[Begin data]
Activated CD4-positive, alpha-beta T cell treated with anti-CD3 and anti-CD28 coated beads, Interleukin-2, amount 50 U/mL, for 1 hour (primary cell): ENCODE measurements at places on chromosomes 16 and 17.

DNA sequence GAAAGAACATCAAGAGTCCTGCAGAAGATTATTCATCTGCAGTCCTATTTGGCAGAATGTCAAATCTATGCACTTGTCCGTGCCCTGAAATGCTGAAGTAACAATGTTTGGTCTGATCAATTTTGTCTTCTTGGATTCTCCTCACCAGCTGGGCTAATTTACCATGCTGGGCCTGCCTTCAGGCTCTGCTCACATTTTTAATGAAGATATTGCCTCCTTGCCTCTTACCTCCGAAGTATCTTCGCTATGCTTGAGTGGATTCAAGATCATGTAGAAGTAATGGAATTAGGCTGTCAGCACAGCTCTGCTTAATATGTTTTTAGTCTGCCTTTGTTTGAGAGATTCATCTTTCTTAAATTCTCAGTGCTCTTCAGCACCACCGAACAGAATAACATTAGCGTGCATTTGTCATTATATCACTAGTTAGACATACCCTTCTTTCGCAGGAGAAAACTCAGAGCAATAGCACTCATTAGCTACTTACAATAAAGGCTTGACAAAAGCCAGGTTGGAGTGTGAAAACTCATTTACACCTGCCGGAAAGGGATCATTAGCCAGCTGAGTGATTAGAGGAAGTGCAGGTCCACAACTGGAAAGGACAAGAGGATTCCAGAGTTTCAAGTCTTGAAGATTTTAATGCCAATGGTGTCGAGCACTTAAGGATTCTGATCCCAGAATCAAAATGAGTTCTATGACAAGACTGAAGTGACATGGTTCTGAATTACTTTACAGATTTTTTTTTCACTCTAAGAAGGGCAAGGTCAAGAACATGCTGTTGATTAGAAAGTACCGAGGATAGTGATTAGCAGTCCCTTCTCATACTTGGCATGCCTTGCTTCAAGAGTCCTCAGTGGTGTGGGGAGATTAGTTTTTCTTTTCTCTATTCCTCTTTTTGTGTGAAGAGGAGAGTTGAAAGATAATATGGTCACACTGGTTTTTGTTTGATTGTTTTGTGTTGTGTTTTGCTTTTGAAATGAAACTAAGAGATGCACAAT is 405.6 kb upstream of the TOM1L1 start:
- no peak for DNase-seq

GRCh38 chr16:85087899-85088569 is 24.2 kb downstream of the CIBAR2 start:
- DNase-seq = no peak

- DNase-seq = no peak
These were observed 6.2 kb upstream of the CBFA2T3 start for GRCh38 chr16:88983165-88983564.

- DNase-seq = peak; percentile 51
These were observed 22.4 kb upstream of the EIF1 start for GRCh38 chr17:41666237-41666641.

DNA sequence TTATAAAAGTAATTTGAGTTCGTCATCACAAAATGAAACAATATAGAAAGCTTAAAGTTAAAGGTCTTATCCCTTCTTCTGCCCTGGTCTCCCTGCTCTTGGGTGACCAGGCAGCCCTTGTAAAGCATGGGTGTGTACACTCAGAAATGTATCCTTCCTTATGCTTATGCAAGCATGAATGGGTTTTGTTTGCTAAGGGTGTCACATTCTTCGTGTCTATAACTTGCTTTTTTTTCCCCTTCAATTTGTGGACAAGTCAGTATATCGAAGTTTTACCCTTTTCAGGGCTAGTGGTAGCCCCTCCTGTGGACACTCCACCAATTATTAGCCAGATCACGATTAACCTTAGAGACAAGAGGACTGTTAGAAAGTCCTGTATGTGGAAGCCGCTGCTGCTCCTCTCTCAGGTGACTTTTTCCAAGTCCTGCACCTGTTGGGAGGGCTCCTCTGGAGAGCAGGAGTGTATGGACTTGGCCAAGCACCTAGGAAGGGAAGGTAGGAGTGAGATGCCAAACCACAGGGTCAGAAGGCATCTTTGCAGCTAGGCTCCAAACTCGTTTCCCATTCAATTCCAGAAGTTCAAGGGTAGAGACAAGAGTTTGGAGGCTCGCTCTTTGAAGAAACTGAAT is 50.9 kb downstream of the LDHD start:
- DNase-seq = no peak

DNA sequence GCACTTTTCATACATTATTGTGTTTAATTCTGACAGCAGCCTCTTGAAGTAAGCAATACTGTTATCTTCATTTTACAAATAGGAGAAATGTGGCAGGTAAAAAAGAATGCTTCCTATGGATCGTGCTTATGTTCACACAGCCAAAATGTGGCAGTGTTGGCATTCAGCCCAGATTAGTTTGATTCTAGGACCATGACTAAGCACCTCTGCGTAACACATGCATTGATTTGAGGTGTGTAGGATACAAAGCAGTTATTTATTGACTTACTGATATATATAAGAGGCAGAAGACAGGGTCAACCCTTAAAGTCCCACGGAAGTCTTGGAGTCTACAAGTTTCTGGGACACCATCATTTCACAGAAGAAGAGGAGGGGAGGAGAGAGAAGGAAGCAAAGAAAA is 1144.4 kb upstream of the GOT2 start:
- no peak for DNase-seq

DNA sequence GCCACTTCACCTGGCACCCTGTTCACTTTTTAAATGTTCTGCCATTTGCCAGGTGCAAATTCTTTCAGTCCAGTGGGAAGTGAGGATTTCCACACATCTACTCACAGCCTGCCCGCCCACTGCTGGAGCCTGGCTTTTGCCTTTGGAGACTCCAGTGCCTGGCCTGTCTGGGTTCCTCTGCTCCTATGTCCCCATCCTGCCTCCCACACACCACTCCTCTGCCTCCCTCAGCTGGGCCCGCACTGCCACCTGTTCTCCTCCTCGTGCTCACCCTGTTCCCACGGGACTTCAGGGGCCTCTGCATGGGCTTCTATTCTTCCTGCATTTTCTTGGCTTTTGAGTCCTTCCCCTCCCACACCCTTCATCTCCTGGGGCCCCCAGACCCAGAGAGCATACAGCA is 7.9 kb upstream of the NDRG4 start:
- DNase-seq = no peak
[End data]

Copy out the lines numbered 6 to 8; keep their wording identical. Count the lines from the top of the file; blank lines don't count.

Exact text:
- DNase-seq = no peak
These were observed 6.2 kb upstream of the CBFA2T3 start for GRCh38 chr16:88983165-88983564.

- DNase-seq = peak; percentile 51